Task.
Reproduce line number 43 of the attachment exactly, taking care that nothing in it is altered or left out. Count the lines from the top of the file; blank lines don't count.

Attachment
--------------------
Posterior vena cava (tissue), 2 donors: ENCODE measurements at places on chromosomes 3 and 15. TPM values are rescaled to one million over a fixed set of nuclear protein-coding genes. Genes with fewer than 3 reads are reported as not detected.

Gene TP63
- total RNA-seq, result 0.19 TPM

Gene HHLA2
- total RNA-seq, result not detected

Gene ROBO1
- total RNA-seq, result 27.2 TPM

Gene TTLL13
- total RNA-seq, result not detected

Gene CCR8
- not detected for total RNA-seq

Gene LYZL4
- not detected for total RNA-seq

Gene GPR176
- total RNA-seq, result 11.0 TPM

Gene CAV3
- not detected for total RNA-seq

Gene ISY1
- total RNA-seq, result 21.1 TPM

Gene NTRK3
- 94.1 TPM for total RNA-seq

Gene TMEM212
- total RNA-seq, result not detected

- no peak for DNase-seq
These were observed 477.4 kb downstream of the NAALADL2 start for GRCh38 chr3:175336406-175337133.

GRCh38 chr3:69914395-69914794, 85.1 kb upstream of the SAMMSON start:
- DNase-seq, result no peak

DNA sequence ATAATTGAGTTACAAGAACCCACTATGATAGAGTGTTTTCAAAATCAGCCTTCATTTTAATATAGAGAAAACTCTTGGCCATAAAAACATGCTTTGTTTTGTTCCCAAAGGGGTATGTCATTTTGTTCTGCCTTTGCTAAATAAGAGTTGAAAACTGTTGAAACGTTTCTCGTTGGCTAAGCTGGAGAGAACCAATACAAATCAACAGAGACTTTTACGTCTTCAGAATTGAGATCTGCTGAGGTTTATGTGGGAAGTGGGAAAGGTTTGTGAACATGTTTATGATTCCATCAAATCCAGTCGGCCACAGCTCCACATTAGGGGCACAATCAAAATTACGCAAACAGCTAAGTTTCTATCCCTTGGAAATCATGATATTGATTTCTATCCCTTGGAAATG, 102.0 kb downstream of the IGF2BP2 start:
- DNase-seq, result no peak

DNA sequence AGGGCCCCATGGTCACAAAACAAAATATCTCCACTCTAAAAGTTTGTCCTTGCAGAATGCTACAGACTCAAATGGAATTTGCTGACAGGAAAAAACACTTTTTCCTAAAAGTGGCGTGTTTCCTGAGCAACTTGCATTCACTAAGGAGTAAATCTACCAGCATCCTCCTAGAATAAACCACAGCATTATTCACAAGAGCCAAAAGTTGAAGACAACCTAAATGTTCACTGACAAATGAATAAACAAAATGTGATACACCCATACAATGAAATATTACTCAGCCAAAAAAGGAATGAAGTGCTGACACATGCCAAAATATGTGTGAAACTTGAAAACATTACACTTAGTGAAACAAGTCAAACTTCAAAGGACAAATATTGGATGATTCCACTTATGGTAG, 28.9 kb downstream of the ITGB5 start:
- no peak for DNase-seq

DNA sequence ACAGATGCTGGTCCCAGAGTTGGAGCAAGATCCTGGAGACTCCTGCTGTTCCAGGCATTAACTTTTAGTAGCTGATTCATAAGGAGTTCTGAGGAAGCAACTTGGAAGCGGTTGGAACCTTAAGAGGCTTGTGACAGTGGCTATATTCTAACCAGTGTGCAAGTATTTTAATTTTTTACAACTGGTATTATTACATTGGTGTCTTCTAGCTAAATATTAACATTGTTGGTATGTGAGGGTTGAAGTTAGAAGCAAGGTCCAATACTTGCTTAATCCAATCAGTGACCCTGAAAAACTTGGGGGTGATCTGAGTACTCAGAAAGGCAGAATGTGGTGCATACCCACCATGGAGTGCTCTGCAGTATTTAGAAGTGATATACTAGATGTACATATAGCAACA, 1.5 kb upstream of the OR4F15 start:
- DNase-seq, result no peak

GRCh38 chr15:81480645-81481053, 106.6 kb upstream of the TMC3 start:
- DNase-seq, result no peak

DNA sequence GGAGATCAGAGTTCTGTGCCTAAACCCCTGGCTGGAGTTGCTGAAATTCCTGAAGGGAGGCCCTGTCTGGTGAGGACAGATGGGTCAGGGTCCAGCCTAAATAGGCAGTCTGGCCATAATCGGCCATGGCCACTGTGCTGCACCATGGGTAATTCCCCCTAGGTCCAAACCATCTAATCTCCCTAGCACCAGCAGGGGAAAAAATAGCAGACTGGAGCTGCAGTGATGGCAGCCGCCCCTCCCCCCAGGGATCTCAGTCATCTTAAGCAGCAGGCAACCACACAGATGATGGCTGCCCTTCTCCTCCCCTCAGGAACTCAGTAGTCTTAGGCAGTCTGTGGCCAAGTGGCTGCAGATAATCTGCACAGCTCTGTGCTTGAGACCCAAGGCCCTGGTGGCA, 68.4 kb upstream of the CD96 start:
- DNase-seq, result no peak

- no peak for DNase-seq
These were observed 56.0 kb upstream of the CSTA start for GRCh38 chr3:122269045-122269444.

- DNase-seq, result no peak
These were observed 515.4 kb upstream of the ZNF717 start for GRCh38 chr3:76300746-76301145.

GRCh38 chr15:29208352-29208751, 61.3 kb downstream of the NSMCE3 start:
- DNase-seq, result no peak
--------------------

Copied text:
- DNase-seq, result no peak